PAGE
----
Preventing Opioid Misuse and Potential Abuse Among Adolescents in Massachusetts Through a Parent Education Program
Author: Danny Vazquez, MD Class of 2019
Mentor(s): Julie Wilson, PhD
Over the past 15 years, families, communities, and individuals across the United States have been tragically affected by the opioid epidemic with more than 130 people dying daily from an opioid overdose, including children and adolescents. The opioid epidemic has also profoundly impacted the Commonwealth of Massachusetts, with the state among the top ten highest rates of opioid-related overdose deaths. In Massachusetts, this unfortunate loss of life results in a conservative economic burden estimate of $9.7 billion in lost productivity alone, without accounting for costs of treatment. Much of this is likely attributable to disability and mortality in young adults.
Adolescents who use opioids are significantly more likely to abuse opioids as adults, resulting in tragic loss of life and costs to society. Our report will outline recommendations to engage and educate parents and families in the prevention of opioid misuse in children and adolescents with the goal of reducing young adult misuse.
Massachusetts has already taken significant steps to curb the opioid epidemic with the development of numerous grant programs, evidence-based treatment and screening programs, an online repository of health resources, and the Governor’s Opioid Addiction Working Group. Most importantly, Massachusetts developed Project Here as an evidence-based prevention initiative to educate middle schoolers and give them the life skills necessary to make healthy life choices related to substance use. Understanding that the brains of children are still developing and are vulnerable to both positive and negative influences, Project Here seeks to strengthen child habits to reject substance misuse consciously.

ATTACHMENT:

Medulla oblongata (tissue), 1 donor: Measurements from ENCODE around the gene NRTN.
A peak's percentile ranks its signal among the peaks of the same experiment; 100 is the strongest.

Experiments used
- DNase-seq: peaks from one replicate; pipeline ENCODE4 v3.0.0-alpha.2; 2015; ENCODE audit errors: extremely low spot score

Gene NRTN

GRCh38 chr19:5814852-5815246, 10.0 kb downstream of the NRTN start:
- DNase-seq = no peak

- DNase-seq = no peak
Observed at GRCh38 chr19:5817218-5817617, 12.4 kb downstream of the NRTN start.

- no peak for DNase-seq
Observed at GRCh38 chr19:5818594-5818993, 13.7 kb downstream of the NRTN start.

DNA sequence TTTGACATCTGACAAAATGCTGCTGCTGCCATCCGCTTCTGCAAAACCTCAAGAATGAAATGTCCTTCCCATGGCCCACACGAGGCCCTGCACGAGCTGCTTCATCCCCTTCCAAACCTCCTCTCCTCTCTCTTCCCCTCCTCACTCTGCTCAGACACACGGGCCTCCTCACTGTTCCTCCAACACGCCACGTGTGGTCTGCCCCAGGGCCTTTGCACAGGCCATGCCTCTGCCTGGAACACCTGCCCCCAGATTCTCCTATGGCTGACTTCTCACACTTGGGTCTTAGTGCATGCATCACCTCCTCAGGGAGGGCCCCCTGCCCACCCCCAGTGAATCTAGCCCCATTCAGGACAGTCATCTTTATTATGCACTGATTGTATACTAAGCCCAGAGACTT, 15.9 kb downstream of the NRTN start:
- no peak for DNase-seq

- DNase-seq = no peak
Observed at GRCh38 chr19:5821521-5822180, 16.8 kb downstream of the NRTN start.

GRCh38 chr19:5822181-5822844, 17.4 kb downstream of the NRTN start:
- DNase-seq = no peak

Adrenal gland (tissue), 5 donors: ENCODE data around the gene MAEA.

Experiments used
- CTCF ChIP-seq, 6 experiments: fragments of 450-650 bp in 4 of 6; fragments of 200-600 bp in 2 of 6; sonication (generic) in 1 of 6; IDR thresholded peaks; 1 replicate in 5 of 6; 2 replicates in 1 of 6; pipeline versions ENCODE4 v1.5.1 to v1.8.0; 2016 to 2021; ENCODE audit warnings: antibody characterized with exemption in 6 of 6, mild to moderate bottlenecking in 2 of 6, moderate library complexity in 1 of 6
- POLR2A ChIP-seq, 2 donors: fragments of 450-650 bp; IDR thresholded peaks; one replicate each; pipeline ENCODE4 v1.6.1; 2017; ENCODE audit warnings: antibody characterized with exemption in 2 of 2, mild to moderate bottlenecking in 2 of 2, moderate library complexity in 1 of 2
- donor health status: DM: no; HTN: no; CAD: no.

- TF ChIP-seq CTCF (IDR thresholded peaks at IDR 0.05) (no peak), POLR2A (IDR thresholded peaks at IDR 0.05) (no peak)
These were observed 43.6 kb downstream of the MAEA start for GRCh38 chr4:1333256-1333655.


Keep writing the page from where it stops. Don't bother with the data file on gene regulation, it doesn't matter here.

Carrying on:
Despite the success of Project Here, no such education initiative exists for parents in Massachusetts. It has been demonstrated that strong parent support is a protective factor against youth substance misuse, which begins with educating parents on how to support their children. Thus, the Office of the Attorney General tasked us with producing recommendations for the development of a parent education program.